Build An Adaptive Customer Experience Ecosystem

The way that firms can deliver value to clients has massively changed. Firms can interact with customers in the context of using products (e.g., think Rosetta Stone and language coaches). In fact, customers interacting with each other within the product may deliver more value than the product itself. Companies can harness the data exhaust of product usage and turn it into powerfully useful information to help customers succeed at their goals (e.g., think Nike Plus and fitness).

Firms need to rethink how they operate to capitalize on these opportunities. This means rethinking marketing and support roles that make less sense in a world of such ubiquitous interactions and data. It means rethinking separations between front and back office, both of which have very powerful impacts on customer experience.

How do customer experience leaders reinvent how their firms operate? Two articles give customer experience leaders some excellent guidance. The first is John Kotter’s “Accelerate!” He argues that companies need to build a parallel second operating system for the organization that more nimbly adapts to rapid change and disruption. For customer experience leaders, what does this operating system look like? A second Harvard Business Review article, “Adaptability: The New Competitive Advantage,” provides a nice framework for thinking about this new operating system. Its three imperatives are to: manage complex multicompany systems, read and act on signals, and experiment often. I’ve adapted these into a customer experience context:

  1. Use key customer journeys to align stakeholders across the customer experience ecosystem. The quality of every customer experience depends on a complex interdependent ecosystem of employees, partners, processes, policies, and technology. Nokia's chief executive officer (CEO), Stephen Elop, captured the importance of this idea: "Our competitors aren't taking our market share with devices; they are taking our market share with an entire ecosystem." Firms like USAA, Apple, salesforce.com, and Starwood Hotels are firms that do a good job of orchestrating across the ecosystem. USAA has identified approximately 100 key experiences associated with customer journeys like buying a car or preparing to deploy abroad, all of which have owners and cross-functional teams held accountable for underlying processes. For one of those key experiences (the “car-buying” circle), the company manages auto dealership relationships on behalf of customers, understanding that customer hesitation haggling with dealers for pricing slows its ability to provide loans and sell insurance.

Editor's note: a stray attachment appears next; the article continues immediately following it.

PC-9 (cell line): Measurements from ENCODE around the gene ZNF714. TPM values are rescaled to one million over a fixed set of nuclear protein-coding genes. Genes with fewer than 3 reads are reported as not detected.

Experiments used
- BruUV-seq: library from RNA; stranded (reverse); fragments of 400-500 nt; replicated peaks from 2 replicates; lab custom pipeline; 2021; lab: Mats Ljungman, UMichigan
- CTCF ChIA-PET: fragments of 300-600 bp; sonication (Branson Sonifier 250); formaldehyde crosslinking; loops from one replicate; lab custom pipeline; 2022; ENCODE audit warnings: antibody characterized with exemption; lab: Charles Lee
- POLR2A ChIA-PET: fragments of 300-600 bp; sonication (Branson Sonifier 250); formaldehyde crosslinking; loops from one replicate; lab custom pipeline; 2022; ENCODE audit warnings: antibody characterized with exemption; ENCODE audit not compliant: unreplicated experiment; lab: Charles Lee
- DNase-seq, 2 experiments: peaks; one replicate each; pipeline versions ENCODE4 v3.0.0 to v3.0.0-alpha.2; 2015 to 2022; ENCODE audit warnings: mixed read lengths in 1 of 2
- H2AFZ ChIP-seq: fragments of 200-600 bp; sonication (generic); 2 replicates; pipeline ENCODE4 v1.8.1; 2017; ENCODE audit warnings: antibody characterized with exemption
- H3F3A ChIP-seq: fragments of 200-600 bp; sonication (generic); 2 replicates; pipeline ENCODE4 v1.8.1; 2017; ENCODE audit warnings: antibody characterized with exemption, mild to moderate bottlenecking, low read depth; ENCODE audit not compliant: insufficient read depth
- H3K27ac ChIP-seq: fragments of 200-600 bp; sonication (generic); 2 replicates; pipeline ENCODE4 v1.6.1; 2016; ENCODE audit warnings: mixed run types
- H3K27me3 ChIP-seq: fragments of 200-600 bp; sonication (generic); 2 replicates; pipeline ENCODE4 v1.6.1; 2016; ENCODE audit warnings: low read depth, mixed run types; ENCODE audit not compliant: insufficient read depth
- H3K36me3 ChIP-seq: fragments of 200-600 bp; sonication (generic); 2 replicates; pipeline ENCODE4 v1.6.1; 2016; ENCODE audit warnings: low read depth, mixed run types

2. Read and act on customer signals. Your customer insights team and voice of the customer (VoC) program are vanguards of this effort. I’m not talking just satisfaction surveys — customer understanding doesn’t come just from spreadsheets and data crunching. Instead, I’m talking about a robust program that takes a holistic approach to understanding customer sentiments and needs through qualitative research that identifies unspoken or latent needs (e.g., unsolicited feedback, observational field research) as well as quantitative research (e.g., surveys, online behavioral analysis, sentiment analysis, transactional analysis). Firms that game their surveys for some marketing purpose or focus their program simply on identifying and fixing problems miss the point of reading customer signals that put them ahead of competitors. Having a governance mechanism to act on insights is critical . . . otherwise all a firm does is read the signals but doesn’t act on them.
  3. Experiment frequently by co-creating products and services. An effective way to ensure that experiences meet customers' needs is to bring customers and frontline employees into the design process through co-creation. When they are face-to-face with a design team, customers can provide valuable input, including firsthand accounts of what they want, seeds of ideas to build upon, and feedback for real-time prototyping. In a single-day workshop, the Fidelity Charitable team gave employees just 1 hour to create pen-and-paper prototypes for ideas that they thought would fill a particular donor need. Customers then joined the group for a mocked-up fundraising cocktail party that enabled them to test out the prototypes in a realistic setting. Through this process, the Fidelity Charitable team got multiple rounds of feedback that focused its work on the most valuable solutions. Intuit has likewise embraced a hybrid of design thinking and “lean startup” to do rapid experimentation and prototyping across the organization. It also has 200 "Innovation Catalysts," specially trained design-thinking Jedis deployed across the company to help the organization better deliver customer delight (even when those customers are internal).

Many firms seek to differentiate on customer experience. The ones that will succeed will adapt the way they go to market. Some firms unable to shift culturally may wind up purchasing smaller startup companies with a more flexible operational and technology stack that will cannibalize the less nimble entity (e.g., Allstate’s acquisition of Esurance Insurance Services). 

Comments

Customer experience in PSFs

I wonder has anyone done any work on this kind of sophisticated experience mapping/eco-system design and so on in the realm of the big professional services firms? Do they same systemic rules apply when you are dealing with maybe 20 customers who generate $billions through large and complex B2B experiences? My firm advisors PSFs in how the partners lead complex relationships and we'd be keen to hear any views on how this research (which I feel is brilliantly compelling - great work the folks at Forrester and especially the Outside-in authors and contributors) might apply in this quite different field?